My wife and I married almost a year ago. I live in SF, and she lives in LA near her large family. I’m an only child from Taiwanese parents. My recently widowed mother, who doesn’t speak much English, is in good health and lives in her Chinatown apartment near several close friends, but she’s getting old. Since we’re planning to have kids, my wife says it’s better to live in LA where there’s more help and extended family. But I feel obligated to stay near my mom. My wife and I are digging our heels in, and I’m worried.
He Said: I have to go with your wife on this one. The nucleus of an extended family is made up of the parents who are raising children as well as possibly caring for the older generation. You will be carrying all the responsibility in this scenario, which means you also have the authority to live where you choose. If you want to live close to family, it makes more sense to live where there are more cousins, aunts, and uncles in addition to grandparents. I can certainly understand that your mother, who has already lost so much, would want to remain in her home and community, but she can’t expect to control the future of your new family. Rather than have your mom feel like a loser in a tug of war, flip the situation around. Explain that you, your wife, and your future children need her experience and love and that you want her to move to Southern California with you to help raise your children.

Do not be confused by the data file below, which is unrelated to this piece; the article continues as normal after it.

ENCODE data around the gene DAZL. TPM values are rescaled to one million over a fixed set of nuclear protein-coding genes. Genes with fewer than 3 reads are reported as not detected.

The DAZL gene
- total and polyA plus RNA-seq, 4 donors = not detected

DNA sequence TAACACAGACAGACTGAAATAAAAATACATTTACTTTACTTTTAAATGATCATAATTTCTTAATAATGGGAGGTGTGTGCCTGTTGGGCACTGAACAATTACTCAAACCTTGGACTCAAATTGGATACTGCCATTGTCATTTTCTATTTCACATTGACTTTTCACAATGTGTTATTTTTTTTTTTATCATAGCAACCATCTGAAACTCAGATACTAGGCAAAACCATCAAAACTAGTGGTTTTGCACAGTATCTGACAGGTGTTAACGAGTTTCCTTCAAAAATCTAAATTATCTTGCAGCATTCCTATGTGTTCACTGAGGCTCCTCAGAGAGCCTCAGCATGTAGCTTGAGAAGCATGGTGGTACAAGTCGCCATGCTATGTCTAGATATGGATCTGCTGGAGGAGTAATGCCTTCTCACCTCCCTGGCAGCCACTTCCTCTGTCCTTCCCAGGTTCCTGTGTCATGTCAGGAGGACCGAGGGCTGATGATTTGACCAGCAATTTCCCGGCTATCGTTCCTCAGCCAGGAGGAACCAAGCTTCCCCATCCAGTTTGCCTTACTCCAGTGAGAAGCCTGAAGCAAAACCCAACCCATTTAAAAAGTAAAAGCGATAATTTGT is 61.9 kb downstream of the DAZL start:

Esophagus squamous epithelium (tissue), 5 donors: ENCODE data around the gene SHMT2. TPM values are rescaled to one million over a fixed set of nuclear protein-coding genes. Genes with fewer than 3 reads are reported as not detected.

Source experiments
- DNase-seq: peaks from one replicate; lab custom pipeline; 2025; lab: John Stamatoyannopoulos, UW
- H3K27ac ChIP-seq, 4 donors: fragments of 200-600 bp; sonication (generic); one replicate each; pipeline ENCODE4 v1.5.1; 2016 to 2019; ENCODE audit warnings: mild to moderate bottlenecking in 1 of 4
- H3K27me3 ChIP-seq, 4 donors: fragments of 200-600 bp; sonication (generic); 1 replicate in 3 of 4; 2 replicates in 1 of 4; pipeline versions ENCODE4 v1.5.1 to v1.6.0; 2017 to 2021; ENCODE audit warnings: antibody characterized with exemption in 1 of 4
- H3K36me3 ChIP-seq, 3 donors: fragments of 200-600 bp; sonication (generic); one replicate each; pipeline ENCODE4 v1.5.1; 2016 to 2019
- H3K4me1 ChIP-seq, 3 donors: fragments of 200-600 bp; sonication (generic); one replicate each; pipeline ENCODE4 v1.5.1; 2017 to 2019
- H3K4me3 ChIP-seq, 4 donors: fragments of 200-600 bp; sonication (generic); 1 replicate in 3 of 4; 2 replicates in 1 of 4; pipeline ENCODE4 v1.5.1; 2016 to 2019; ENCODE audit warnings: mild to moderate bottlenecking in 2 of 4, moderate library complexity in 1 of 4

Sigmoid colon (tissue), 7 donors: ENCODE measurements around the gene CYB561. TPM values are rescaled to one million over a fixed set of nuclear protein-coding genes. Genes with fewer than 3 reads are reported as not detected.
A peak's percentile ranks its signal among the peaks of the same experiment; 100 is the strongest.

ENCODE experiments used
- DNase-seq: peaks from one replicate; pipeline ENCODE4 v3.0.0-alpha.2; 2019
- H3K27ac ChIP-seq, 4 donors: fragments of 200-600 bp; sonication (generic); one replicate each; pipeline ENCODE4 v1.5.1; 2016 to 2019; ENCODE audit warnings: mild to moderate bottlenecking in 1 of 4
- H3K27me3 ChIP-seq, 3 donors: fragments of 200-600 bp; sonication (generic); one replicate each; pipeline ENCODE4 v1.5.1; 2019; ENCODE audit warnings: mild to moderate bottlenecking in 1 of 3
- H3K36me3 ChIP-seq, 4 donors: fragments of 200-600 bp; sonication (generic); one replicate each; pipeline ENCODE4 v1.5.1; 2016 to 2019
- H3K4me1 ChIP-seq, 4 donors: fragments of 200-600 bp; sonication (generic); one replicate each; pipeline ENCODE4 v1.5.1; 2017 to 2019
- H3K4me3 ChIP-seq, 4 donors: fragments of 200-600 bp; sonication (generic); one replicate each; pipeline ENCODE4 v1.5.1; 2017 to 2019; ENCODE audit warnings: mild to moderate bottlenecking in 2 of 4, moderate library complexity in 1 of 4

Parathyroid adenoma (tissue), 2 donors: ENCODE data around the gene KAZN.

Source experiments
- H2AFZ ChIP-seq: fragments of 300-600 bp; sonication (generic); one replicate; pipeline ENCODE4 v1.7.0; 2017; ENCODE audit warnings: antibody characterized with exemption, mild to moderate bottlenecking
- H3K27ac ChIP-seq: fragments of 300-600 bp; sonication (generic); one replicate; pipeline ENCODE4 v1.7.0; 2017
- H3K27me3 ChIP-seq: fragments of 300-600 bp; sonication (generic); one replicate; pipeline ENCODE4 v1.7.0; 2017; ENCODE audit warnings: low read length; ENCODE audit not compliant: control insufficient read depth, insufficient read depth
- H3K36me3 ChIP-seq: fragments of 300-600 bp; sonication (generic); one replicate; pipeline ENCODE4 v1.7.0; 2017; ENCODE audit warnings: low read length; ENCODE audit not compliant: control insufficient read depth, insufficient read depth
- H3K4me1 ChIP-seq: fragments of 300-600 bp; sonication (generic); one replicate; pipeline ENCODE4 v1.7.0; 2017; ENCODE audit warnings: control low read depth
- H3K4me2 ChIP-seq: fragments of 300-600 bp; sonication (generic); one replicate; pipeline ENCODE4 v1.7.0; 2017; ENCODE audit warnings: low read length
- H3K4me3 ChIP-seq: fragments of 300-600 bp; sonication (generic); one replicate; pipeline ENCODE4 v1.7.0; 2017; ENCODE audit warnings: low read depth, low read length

She Said: I agree that you should situate yourselves where you’ll have the most familial support since both you and your wife seem like family-oriented people. What seems strange to me is that you didn’t discuss this very crucial issue of geography before you got married. It sounds like there are some unspoken and possibly contradictory cultural assumptions at play, such as “a wife follows her husband, and an elder has the luxury of staying put” versus “a husband and wife are equals and should settle where they have the most support.” I also understand that you come from a culture that (admirably) reveres its older generation much more than American culture does. Still, when you come down to it, it simply makes more sense for one person (i.e. your mother) rather than an entire family to move. Any grandmother would be thrilled if her son asked her to join him and his wife in their new married life and have regular contact with her grandchildren. Don’t underestimate your mother: She left her family and country once before, and this is a much smaller move with potentially bigger payoffs as she ages.
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